Now cut more pieces of cardboard to stuff between the inner and outer boxes until the inner box is wedged tightly. Doubled-over pieces look nicer.

The tops of these filler insulation pieces must be arranged so that, when the glass rests on the top rim of the inner box, it makes a good seal. (That is, you don't want big gaps where the heated air will escape.) Also, it must be easy to slip a finger under the glass for easy removal.

In use, the cooker will be tilted toward the sun. Therefore, the sidewall, which will be lower when it's tilted, must be arranged so it will support the glass in position.

Here's the pattern for the collectors. The dimensions will depend on the dimensions of your box.

Here's the pattern for the collectors. The dimensions will depend on the dimensions of your box.

Now paint the inside black. Optionally, you may cut handholds in the outer box and squirt glue under the cuts to keep them from tearing out.

Note for later: The box will smoke slightly during the first couple of times it is heated up, but this is just a curing process. Also, cardboard shrinks slightly when heated, so you will have to repack later to keep the inner box tight.

The collectors

Draw the collectors, as shown, on the four flat pieces of cardboard. A square cooker will have all four collectors the same size, while a rectangular cooker will have two sizes, based on the length and width of the glass. The 67° angle can be found using a protractor, or by folding a piece of paper like an airplane, as shown in the diagram.

Arrange the filler pieces so the g lass rests on the top rim of the inner box, and so you can slip a finger under the glass to remove it.

Arrange the filler pieces so the g lass rests on the top rim of the inner box, and so you can slip a finger under the glass to remove it.


Leave two of the flaps on  the outer box out, so you can tie the collectors to them when it's windy.

Leave two of the flaps on the outer box out, so you can tie the collectors to them when it's windy.

Cut out all four collectors. Then take a tool with a blunt point and crease a line along the dotted lines. Bend in on the crease lines. Next, bend the upper and lower flaps all the way over and glue them down. Press with weights until the glue dries.

Gluing aluminum foil to the collectors

Roll foil over the collectors, and rub your finger over the side flap bends to show where to cut. Cut the foil so that it does not quite reach these bends; it will be easier to center later. Do not cover the side flaps.

Smear a glue mixture (two parts water, one part white glue) over the dull side of the foil, using a piece of cloth and two to three tablespoons of glue mix. Line up the collector and lower it onto the foil, tap it lightly, and turn it over. Apply the foil to the side of the collector that is not glued to the bent-over upper and lower flaps. Being a little off center is okay, but if it's off too much, peel off the foil and try again. Press on the edges of the foil and pull out large wrinkles. Take a clean cloth and rub outward on the foil to smooth it.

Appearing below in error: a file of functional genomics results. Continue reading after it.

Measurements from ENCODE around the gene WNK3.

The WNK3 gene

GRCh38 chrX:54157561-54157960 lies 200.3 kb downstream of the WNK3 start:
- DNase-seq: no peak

Connecting the collectors

For a rectangular cooker, set collectors out as they will fit on the box and glue the side flaps together on two opposite corners. When the glue has dried, poke holes in the side flaps on the other two corners, placing holes near the cardboard bend, and tie these corners together with a cotton cord. When it comes time later to fold the collectors flat and pack them away, the rectangular collectors will be untied and separated into two sets of paired collectors.

You can find the 67° angle by folding a piece of paper as shown here.

You can find the 67° angle by folding a piece of paper as shown here.

For a square cooker, glue two opposite sets of side flaps together, as below. Then lay them out as they will fit on the oven box. Cut off the side flaps from one of the unattached corners. Connect this corner by laying these two collectors next to each other (about ¼" apart), with the foil sides down. Now cut a cloth about 18" x 4" and glue it over this corner, as shown. When the glue is dry, fold inward on this cloth hinge and arrange the collectors so that the unattached side flaps are on the outside and line up with each other. Poke holes near the bends of the side flaps, and tie the two segments tightly together with elastic material. This will allow these corners to separate slightly when the collectors are folded flat, but pulls the corners together when unfolded.

Connect the collector panels with glue and with laces.

Connect the collector panels with glue and with laces.


The side flaps are glued together with the foil sides facing each other.